I agree. I with-held saying who I thought was the best founding father because I didn't want my opinion to skew what others might put up. But I seems I didn't have to worry about it, as most people placed Benjamin Franklin as their favorite anyway. I still think Thomas Jefferson was great, and George Washington did his role, but if you just go past politics and the War, Benjamin Franklin is the man. Not only did he revolutionize the country, but the printing service, post, electricity, fire department, the first library, weather patterns, discovery of the gulf stream... did I leave anything out? lol
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Old May 7th, 2009, 12:19 AM   #11
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My favorite would be Samuel Adams, he was the one who planted the seed of independence long before the revolution and became the leader of the movement that became the revolution. He was one of the architects of American Reublicaism. Helped Congress towards issuing the Declaration of Independence, helped draft the articles of confederation and helped daft the Massachusetts Constitution. IMO the revolution for independence may never have happened, if not for his leadership.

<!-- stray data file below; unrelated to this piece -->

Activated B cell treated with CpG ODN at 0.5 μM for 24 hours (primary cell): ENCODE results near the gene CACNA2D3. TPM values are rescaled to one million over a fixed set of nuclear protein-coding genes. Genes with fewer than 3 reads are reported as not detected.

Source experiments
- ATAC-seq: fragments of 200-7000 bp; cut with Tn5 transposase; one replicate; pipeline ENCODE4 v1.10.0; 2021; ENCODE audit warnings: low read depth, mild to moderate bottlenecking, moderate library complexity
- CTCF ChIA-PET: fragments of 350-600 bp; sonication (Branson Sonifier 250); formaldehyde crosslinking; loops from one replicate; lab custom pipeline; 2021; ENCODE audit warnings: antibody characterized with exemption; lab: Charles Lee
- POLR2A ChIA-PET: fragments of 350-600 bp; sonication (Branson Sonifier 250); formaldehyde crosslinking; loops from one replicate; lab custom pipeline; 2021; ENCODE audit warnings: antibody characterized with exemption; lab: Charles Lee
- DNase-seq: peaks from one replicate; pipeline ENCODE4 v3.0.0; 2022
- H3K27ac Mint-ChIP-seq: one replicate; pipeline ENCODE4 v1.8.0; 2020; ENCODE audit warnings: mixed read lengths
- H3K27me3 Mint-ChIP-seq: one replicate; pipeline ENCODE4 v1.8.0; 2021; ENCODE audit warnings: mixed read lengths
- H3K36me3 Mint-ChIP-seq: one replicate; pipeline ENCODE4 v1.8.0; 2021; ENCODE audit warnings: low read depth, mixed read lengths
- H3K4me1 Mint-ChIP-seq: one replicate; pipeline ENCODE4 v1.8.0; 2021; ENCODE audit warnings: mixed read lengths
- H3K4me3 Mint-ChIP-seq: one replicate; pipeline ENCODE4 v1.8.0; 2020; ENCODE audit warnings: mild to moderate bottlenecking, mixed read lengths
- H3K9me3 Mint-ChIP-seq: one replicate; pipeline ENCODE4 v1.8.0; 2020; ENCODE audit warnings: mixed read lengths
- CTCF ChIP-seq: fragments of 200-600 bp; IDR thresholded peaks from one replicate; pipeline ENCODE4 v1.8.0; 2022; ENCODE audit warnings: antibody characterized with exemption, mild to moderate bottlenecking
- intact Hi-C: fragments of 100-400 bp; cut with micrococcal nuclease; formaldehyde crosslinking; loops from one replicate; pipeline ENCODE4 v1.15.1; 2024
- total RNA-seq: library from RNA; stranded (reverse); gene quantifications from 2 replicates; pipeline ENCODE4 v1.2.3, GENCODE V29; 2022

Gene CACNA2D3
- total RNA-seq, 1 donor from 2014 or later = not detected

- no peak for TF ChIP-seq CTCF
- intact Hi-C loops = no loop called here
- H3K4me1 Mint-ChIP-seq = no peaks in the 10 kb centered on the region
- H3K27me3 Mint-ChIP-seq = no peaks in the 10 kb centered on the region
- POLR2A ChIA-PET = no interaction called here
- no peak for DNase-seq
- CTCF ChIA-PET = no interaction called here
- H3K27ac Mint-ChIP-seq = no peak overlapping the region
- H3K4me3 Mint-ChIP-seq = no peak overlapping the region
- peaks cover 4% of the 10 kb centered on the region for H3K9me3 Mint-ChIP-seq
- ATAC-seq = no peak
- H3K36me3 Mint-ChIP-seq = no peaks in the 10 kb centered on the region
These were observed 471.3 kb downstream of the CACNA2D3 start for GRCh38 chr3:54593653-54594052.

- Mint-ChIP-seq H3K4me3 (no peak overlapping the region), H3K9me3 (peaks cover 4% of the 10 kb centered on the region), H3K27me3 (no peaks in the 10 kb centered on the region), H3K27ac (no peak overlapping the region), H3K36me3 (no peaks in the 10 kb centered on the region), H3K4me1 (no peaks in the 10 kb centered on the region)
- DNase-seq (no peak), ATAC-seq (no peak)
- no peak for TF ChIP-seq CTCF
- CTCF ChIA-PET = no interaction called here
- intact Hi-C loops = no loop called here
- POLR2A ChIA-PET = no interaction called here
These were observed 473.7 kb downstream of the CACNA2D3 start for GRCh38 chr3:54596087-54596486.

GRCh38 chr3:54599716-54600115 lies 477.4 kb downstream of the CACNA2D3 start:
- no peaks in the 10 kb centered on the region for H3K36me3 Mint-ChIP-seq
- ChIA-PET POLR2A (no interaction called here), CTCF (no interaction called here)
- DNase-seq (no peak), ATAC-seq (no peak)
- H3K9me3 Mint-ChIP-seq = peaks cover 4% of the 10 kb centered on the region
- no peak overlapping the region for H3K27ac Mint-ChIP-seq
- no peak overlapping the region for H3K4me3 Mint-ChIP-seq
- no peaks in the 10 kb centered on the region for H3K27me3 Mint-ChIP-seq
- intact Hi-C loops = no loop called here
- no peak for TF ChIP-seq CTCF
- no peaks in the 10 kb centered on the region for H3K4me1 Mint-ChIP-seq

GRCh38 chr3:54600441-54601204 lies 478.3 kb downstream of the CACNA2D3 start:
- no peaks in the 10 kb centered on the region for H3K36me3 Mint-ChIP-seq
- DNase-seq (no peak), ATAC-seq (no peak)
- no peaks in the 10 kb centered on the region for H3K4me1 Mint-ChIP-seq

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Old May 19th, 2009, 01:48 PM   #12
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My favorite would be Samuel Adams, he was the one who planted the seed of independence long before the revolution and became the leader of the movement that became the revolution. He was one of the architects of American Reublicaism. Helped Congress towards issuing the Declaration of Independence, helped draft the articles of confederation and helped daft the Massachusetts Constitution. IMO the revolution for independence may never have happened, if not for his leadership.